4. ^ a b Phelan, Shane (26 March 2014). "GUBU barely does justice to a scandal as shocking as this". Irish Independent. Retrieved 26 March 2014. 
  5. ^ O'Malley, Eoin (26 March 2014). "New politics? It's more a case of 1983 all over again". Irish Independent. Retrieved 26 March 2014. 
  6. ^ Clifford, Michael (26 March 2014). "Another grotesque, unbelievable, bizarre, unprecedented moment with echoes of the past". Irish Examiner. Retrieved 28 March 2014. 
  7. ^ McEnroe, Juno (22 May 2013). "Shatter: Garda chief told me about Wallace". Irish Examiner. Retrieved 22 May 2013. 
  8. ^ Kelly, Fiach (20 March 2014). "Varadkar urges Callinan to withdraw ‘disgusting’ remark". The Irish Times. Retrieved 20 March 2014. 
  9. ^ a b c d e f "Callinan wrote to Department of Justice about recordings". RTÉ News and Current Affairs. 25 March 2014. Retrieved 25 March 2014. 
  10. ^ "Micheál Martin says Taoiseach 'sacked' Callinan after he sent senior civil servant to see him before resignation". RTÉ News and Current Affairs. 26 March 2014. Retrieved 26 March 2014.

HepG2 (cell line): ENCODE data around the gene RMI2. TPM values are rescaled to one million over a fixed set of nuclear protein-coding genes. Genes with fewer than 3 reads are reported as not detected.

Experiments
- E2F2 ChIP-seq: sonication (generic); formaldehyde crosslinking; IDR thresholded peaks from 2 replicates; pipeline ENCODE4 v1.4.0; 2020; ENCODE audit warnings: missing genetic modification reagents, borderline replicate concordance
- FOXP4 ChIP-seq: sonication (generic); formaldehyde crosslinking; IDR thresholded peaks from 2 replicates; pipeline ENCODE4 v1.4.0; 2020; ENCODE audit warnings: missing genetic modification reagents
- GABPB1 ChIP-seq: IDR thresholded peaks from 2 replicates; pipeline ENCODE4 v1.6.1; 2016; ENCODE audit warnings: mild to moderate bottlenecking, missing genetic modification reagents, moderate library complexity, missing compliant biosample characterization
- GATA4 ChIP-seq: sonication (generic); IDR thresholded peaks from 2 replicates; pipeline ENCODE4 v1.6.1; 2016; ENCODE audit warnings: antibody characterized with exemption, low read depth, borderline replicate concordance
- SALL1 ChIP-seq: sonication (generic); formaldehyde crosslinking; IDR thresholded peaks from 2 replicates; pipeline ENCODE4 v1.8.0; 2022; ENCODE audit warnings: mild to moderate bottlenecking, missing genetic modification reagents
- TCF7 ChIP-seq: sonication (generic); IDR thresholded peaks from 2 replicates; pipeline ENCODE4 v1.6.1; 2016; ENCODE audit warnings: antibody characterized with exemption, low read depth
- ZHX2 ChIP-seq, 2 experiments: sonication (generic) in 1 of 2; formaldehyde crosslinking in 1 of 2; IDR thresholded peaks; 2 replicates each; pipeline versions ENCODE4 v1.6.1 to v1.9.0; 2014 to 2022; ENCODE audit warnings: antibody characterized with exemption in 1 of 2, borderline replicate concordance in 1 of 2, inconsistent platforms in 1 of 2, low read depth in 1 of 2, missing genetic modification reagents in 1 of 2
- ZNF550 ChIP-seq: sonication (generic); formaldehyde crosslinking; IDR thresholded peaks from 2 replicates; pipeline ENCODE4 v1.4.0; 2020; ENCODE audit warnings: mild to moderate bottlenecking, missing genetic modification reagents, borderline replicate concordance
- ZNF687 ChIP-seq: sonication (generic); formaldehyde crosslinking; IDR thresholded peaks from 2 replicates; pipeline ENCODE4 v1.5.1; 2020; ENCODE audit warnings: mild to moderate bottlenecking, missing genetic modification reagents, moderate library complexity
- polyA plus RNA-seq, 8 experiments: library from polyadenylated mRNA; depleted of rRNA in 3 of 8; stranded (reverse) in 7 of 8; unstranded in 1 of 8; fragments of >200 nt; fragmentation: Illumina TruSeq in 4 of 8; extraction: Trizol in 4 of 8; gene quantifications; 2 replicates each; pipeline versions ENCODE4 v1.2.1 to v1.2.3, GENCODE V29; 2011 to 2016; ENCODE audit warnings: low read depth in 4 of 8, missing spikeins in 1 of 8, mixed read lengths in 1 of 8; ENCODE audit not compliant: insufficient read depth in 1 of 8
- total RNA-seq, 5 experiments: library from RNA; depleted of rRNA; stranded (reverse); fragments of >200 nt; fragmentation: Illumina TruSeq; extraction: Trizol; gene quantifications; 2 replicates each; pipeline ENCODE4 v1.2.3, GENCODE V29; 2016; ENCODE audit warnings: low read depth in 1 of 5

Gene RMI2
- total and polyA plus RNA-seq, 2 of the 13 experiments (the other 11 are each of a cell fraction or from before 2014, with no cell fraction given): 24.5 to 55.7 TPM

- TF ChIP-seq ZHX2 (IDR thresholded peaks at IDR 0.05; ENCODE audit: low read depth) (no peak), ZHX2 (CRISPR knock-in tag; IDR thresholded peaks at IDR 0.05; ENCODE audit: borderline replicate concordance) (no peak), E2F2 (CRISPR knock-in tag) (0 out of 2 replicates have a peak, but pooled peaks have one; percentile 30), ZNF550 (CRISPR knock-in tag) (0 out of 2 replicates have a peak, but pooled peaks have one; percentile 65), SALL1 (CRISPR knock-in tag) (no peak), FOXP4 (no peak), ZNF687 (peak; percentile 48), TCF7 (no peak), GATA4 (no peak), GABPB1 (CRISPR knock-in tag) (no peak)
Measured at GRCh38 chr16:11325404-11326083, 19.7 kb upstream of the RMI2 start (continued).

11. ^ Kavanagh, Brian (26 March 2014). "First court case affected by the taping revelations as counsel questions whether her client's conversation with solicitor was recorded". Irish Independent. Retrieved 26 March 2014. 
  12. ^ a b "Bugged! Letterkenny Garda Station phone calls were all taped". Donegal Daily. 25 March 2014. Retrieved 25 March 2014. 
  13. ^ "Irish Police Probe Over Phone Tapping Claims: A government inquiry is launched over allegations phone calls in police stations in Ireland were illegally bugged for years". Sky News. 25 March 2014. Retrieved 25 March 2014. 
  14. ^ "Coveney: Garda phone calls were digitally recorded after 2008". Irish Examiner. 26 March 2014. Retrieved 26 March 2014. 
  15. ^ "Phone calls at all divisional Gardai HQ were taped". Irish Independent. 26 March 2014. Retrieved 26 March 2014. 
  16. ^ "Bray Station at centre of Garda phone tapes scandal". 7 May 2014. Archived from the original on 22 September 2015. Retrieved 7 May 2014. 
  17. ^ "This isn't the first time illegal recording of Garda station calls has been noted…". The Journal. 25 March 2014. Archived from the original on 22 September 2015. Retrieved 25 March 2014.